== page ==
— A post from Damien Sawyer, Senior System Architect at AgentPlus and Run Property. Enjoy! —
I’ve been working with B2cloud in recent weeks on an iPhone app. It’s a standard client/server affair. B2C is writing the client while my job is to expose our database to the world via a JSON webservice. It is our intention that, while the iOS client will be its first consumer, the webservice will hopefully pave the way for future SOA efforts (if you haven’t read the recently ‘leaked’ google plus post on the topic, its a great read. I think the original has been pulled, but there’s a copy here).
We weren’t too far into the design process before Tom (B2Cloud) and I found ourselves in a debate about security. The basic plan was that the client would make first contact by calling a login function, passing a memberID and password. On the server, I’d validate the combination and, on success create a row in a database table that had a GUID (aka UUID) as a primary key. This “session key” would be symmetrically encrypted and base 64 encoded before being sent back to the client.
What would happen on subsequent requests is where Tom and I differed in opinion. Tom suggested that on each subsequent function call, in addition to the ‘payload’ data required by that function, we pass both the session key and the memberID back for authentication. The thought was that, although it was very unlikely that a duplicate session key could ever be generated (according to wiki, “generating 1 billion UUIDs every second for the next 100 years, the probability of creating just one duplicate would be about 50%.”), there was a chance that one could.
Should a duplicate key be returned, then a client could be authenticated against someone else’s account and … well, without being overly dramatic, the entire Earth would implode. By passing back the additional memberID, this could never happen as, back in server land, I’d validate that the session key was indeed generated for that user.
Now, for reasons that I wasn’t really able to properly articulate at the time, the idea of passing back two strings for authentication with every function instead of one really grated with me. It just seemed “messy” and unnecessary. If this webservice is a success, one day it could literally have hundreds of functions. The idea of requiring an additional input field on each of those was unnecessary and unpalatable. For reasons probably more to do with my own personal neuroses rather than logic, It actually really bugged me. I suppose that, like many programmers (by no means all!) I take pride in my work. Whats more, by definition, these functions will be public. One day when we surpass Amazon.com in size, millions of people across the globe will use them every day (ok…ok… But a guy can dream) and I will be under the scrutiny of other devs for this decision.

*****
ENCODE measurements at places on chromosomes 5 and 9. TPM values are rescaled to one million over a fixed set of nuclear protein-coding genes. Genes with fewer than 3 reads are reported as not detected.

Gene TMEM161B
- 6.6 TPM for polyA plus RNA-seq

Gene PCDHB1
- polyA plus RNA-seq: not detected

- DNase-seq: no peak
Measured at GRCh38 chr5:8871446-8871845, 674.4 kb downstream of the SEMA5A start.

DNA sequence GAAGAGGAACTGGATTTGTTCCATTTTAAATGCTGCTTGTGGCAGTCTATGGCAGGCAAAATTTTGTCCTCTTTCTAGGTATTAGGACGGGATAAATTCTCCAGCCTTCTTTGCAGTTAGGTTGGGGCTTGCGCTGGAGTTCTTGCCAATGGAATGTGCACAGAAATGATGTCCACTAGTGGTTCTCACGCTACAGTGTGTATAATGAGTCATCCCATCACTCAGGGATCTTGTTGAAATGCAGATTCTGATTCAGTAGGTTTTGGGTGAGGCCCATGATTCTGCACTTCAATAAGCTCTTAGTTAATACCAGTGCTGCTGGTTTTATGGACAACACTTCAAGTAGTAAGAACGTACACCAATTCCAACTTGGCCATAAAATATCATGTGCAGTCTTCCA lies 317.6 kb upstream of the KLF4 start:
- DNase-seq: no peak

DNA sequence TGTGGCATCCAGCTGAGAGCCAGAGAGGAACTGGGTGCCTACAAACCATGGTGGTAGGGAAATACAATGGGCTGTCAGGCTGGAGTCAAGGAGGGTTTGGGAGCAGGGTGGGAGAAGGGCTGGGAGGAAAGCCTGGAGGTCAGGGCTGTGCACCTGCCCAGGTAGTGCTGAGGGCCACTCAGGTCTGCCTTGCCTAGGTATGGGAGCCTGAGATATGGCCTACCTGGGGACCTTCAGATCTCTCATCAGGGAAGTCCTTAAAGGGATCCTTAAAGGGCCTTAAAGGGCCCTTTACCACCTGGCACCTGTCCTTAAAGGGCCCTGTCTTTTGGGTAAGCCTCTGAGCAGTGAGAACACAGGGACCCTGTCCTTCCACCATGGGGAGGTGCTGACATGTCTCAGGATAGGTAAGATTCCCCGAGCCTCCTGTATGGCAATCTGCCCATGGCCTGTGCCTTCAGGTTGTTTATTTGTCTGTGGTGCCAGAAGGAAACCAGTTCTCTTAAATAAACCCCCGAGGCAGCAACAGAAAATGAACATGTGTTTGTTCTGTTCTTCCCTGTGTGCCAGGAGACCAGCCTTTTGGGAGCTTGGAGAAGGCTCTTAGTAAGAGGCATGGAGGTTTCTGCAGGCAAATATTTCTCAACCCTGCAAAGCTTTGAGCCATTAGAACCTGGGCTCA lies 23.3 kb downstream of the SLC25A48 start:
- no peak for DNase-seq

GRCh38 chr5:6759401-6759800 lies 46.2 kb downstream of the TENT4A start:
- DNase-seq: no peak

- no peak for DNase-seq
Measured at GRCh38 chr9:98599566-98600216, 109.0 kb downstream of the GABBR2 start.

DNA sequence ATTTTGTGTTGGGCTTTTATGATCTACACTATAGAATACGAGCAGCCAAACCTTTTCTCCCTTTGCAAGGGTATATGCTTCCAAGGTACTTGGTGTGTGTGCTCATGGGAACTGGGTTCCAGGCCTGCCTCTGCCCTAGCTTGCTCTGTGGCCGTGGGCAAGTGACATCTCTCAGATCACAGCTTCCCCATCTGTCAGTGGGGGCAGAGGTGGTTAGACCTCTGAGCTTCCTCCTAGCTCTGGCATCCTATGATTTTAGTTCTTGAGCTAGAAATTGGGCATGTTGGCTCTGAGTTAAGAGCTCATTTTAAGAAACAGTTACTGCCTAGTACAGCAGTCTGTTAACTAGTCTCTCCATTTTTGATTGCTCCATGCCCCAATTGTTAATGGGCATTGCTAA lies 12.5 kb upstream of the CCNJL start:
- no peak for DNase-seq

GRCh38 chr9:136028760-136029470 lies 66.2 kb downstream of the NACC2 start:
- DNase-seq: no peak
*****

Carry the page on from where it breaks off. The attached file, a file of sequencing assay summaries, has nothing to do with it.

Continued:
I wanted to drop the memberID and rely solely on the uniqueness of the GUIDs for security. Tom challenged me along the lines of “what’s the big deal? By passing the memberID we’re ensured security. Why risk it?”.
For the record, I think that both solutions are acceptable. Passing an additional field really is no big deal and the chance of a duplicate GUID are acceptably improbable. If I had a balanced work/life perspective …. I probably would’ve dropped it all here. But, alas, I don’t and I didn’t.
The thing is though, something else was really bugging me. As hard as it was for me to admit at the time, Tom was right. Even if it was one chance in several trillion that my proposal would fail, near enough wasn’t good enough.
Once I accepted that, another thing bothered me. I admit that this discussion so far really has been making a fuss over nothing. However this next point I believe is worth exploring more.
I didn’t like the idea of the client passing two fields because it ‘feels’ like it is putting some of the onus for security on the client as opposed to the server. Now remember, even though I trust Tom and his app, this web service is public. As its creator I have to assume that clients may be malicious. Having the Client pass back a memberID just seemed like “too much information”. Once again, I know that there’s probably little chance that someone could use this to gain an advantage (however, really, what do I know about subverting security systems?), but it’s the principle of the thing. It just seemed inelligant.
In the end, Tom and I agreed on a solution. The session key that I returned would be the GUID concatenated with the memberId and then encrypted/encoded. That way, each key could only ever access one account (unless in the future we decide to embed more info in the key and extend the functionality…. which is purely a server side matter) and we don’t have to require an additional unnecessary field. Win win.
In summary, I’m taking away the following learnings from this experience.
- When you’re building a web service – the server is boss. What’s more, It appears to me to be good practise to keep the exposed ‘surface area’ of your functions to the minimum required. Perhaps this has a bearing on security (or perhaps it doesn’t!) however, at the very least, it will keep your interfaces ‘cleaner’.
- Debate is good. There were quite a few emails back and forth about this one which lead to a solution which I believe is better than the original ones proposed.
All the best and happy new year 🙂